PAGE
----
For some who consume alcohol and then drive a car, a recent study says that…
Jail Time Likely for DUI Offenders
One of the most common questions that is likely to enter the mind of an individual arrested for driving under the influence (DUI) is whether or not he or she will serve time in jail. While it may take a few hours of sobering up for this question to emerge, it is still one that demands attention.
Too often, individuals fail to accept the fact they may have consumed too much alcohol and get behind the wheel of a car. Law enforcement is working to reduce the number of individuals making the choice to drink and drive; one of the tools of prevention is a punishment of jail time.
The good news for those who want to reduce the number of DUI individuals off the streets is that laws are getting tougher in a number of states. For many, laws have been enacted that require the installation of interlock devices on the vehicles owned and driven by DUI offenders who have been caught for the first time. Stiffer fines are also being levied and the penalties for DUI convictions across the board are intensifying.
In a number of states, a minimum jail sentence is now mandatory for a DUI conviction – even if it is a first offense. While there are still some states that leave it to the discretion of the court as to whether or not jail time is necessary in sentencing, a clear trend toward mandatory jail time is easily identified throughout the nation. The only downside is judges still have the discretion to suspend a mandatory sentence if they feel it is appropriate in a particular case.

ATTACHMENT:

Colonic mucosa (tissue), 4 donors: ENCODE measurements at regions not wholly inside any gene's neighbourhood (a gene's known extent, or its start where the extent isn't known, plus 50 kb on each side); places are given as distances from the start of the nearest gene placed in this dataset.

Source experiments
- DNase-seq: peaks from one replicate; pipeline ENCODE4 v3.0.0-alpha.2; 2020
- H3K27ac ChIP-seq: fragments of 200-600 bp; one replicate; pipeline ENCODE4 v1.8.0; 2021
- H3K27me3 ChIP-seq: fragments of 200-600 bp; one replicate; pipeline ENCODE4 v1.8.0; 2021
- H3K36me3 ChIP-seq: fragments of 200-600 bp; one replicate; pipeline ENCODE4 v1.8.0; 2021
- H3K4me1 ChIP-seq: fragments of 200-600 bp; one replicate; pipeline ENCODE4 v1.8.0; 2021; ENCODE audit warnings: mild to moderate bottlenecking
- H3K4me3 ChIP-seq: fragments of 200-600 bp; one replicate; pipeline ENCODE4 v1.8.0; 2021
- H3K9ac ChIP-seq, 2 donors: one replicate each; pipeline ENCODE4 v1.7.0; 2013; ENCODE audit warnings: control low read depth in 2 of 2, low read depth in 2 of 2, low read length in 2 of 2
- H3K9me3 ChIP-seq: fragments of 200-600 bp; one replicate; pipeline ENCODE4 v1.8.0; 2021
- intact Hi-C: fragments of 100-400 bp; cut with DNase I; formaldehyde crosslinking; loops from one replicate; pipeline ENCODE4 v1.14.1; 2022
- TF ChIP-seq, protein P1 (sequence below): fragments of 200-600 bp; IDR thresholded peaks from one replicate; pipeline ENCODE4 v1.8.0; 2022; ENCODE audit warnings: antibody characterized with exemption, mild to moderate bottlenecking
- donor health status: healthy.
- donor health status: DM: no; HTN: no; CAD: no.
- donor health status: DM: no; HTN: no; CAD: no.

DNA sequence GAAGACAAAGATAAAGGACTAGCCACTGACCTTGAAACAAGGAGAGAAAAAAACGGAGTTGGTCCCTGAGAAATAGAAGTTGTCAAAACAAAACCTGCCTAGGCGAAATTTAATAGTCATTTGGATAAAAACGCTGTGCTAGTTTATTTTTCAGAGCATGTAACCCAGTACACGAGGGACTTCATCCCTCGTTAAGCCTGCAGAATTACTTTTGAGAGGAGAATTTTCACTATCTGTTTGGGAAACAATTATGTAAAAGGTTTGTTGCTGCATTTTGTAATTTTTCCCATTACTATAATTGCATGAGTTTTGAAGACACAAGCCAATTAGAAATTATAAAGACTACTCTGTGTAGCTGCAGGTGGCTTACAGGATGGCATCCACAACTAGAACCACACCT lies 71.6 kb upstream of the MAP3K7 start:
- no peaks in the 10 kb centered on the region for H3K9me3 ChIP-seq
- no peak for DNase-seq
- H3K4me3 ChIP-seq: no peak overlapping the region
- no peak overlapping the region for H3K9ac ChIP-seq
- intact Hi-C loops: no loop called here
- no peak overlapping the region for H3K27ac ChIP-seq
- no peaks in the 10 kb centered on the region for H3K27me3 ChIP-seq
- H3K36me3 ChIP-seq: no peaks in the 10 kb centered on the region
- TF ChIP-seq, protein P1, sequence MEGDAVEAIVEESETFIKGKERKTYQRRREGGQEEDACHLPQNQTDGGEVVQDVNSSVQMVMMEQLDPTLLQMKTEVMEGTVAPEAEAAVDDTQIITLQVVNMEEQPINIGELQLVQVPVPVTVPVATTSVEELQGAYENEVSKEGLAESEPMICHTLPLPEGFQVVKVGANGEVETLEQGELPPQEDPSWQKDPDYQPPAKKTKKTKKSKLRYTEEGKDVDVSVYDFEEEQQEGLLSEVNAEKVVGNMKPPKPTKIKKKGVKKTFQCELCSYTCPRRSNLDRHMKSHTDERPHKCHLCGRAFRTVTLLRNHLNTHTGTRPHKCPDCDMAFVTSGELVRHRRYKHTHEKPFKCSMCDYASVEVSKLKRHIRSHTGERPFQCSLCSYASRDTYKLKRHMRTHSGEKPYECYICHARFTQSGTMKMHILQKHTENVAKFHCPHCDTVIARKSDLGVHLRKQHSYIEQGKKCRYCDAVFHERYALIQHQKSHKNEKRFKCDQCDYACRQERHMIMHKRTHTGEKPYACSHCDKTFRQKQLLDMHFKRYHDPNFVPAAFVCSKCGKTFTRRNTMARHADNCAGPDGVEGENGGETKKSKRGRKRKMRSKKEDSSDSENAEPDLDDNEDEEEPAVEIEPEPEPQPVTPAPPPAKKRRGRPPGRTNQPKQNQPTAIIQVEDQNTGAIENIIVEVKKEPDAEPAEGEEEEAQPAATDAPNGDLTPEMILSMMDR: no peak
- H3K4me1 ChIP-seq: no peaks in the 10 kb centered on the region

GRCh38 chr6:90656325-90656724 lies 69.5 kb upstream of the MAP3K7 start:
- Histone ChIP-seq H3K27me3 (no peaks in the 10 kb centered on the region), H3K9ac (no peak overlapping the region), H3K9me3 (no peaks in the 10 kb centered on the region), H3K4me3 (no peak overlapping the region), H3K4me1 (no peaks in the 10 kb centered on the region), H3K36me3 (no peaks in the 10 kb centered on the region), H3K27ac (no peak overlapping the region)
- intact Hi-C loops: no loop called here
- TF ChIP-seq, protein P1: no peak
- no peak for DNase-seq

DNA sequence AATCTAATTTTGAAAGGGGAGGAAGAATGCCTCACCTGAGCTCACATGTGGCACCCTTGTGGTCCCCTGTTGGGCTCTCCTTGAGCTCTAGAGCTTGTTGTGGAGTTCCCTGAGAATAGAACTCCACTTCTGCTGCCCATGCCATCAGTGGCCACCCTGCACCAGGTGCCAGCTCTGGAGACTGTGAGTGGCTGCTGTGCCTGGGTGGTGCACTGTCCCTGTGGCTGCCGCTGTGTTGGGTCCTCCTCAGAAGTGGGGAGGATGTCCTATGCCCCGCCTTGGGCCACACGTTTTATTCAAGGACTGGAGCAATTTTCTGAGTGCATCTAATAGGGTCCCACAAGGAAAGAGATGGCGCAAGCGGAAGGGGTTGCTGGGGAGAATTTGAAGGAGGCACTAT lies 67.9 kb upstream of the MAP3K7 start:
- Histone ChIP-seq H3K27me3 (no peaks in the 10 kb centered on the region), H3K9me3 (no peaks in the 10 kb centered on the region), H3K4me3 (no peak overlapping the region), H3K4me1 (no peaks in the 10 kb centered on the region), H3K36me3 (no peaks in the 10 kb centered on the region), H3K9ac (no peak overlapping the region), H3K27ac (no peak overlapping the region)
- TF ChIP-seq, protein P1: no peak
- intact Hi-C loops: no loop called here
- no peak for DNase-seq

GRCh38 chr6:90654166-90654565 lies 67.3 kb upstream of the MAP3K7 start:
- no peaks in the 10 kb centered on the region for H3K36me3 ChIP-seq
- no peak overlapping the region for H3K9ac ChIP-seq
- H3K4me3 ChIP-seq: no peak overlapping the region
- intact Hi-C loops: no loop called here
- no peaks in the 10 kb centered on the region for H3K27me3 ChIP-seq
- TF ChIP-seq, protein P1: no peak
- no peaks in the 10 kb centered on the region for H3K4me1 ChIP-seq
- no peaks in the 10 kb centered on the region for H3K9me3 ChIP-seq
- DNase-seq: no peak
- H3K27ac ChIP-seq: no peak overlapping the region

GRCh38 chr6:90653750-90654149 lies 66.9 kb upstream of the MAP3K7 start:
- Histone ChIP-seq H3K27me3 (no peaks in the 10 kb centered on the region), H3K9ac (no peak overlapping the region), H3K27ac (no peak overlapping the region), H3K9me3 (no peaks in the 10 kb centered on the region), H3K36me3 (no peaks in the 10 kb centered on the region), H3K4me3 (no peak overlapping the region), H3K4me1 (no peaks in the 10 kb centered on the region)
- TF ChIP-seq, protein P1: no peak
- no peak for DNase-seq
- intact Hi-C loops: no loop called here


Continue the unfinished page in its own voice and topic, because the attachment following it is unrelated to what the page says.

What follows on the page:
A judge can also replace mandatory jail time with community service. Some jurisdictions report time served after the arrest as adequate time served, suspending the remainder of the sentence if certain conditions are met. For those who have ever been affected by a drunk driver, such leniency may seem inappropriate, yet judges tend to have the bigger picture in mind when sentencing is handed down.
If discretion was taken away from judges in DUI cases, every offender pleading not guilty would have to come to court for a jury trial. These individuals are less likely to accept a plea deal and would likely fight their charges more often and with more diligence. An already burdened court system could not handle the added strain and an already packed jailhouse would burst at the seams.
This is not to say that DUI offenders should be given a slap on the wrist before the keys are returned. Instead, communities need to continue to narrow the focus on education and prevention. In understanding why individuals drink and drive in the first place, prevention can help to reduce the number of offenders and keep the streets a little safer for the next generation.